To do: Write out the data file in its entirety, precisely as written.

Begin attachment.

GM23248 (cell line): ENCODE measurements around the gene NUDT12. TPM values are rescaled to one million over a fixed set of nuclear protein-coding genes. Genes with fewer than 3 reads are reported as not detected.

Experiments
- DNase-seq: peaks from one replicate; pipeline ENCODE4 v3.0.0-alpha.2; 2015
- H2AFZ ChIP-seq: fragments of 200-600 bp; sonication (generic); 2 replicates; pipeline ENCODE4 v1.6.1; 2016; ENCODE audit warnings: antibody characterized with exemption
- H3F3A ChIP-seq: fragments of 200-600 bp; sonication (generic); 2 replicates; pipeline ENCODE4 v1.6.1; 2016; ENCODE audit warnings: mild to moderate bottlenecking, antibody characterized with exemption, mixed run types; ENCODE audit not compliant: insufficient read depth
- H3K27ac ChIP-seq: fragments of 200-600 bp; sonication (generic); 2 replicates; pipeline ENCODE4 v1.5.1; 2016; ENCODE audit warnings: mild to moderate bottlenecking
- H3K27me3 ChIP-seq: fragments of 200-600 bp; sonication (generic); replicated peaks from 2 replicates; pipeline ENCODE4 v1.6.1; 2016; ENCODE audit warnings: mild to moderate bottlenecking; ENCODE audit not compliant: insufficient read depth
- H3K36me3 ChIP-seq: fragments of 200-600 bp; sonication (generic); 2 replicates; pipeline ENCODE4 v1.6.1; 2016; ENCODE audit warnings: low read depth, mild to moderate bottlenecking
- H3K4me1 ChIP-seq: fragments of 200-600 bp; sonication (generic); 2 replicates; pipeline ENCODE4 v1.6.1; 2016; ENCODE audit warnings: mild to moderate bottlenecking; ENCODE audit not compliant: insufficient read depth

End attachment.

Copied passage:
GM23248 (cell line): ENCODE measurements around the gene NUDT12. TPM values are rescaled to one million over a fixed set of nuclear protein-coding genes. Genes with fewer than 3 reads are reported as not detected.

Experiments
- DNase-seq: peaks from one replicate; pipeline ENCODE4 v3.0.0-alpha.2; 2015
- H2AFZ ChIP-seq: fragments of 200-600 bp; sonication (generic); 2 replicates; pipeline ENCODE4 v1.6.1; 2016; ENCODE audit warnings: antibody characterized with exemption
- H3F3A ChIP-seq: fragments of 200-600 bp; sonication (generic); 2 replicates; pipeline ENCODE4 v1.6.1; 2016; ENCODE audit warnings: mild to moderate bottlenecking, antibody characterized with exemption, mixed run types; ENCODE audit not compliant: insufficient read depth
- H3K27ac ChIP-seq: fragments of 200-600 bp; sonication (generic); 2 replicates; pipeline ENCODE4 v1.5.1; 2016; ENCODE audit warnings: mild to moderate bottlenecking
- H3K27me3 ChIP-seq: fragments of 200-600 bp; sonication (generic); replicated peaks from 2 replicates; pipeline ENCODE4 v1.6.1; 2016; ENCODE audit warnings: mild to moderate bottlenecking; ENCODE audit not compliant: insufficient read depth
- H3K36me3 ChIP-seq: fragments of 200-600 bp; sonication (generic); 2 replicates; pipeline ENCODE4 v1.6.1; 2016; ENCODE audit warnings: low read depth, mild to moderate bottlenecking
- H3K4me1 ChIP-seq: fragments of 200-600 bp; sonication (generic); 2 replicates; pipeline ENCODE4 v1.6.1; 2016; ENCODE audit warnings: mild to moderate bottlenecking; ENCODE audit not compliant: insufficient read depth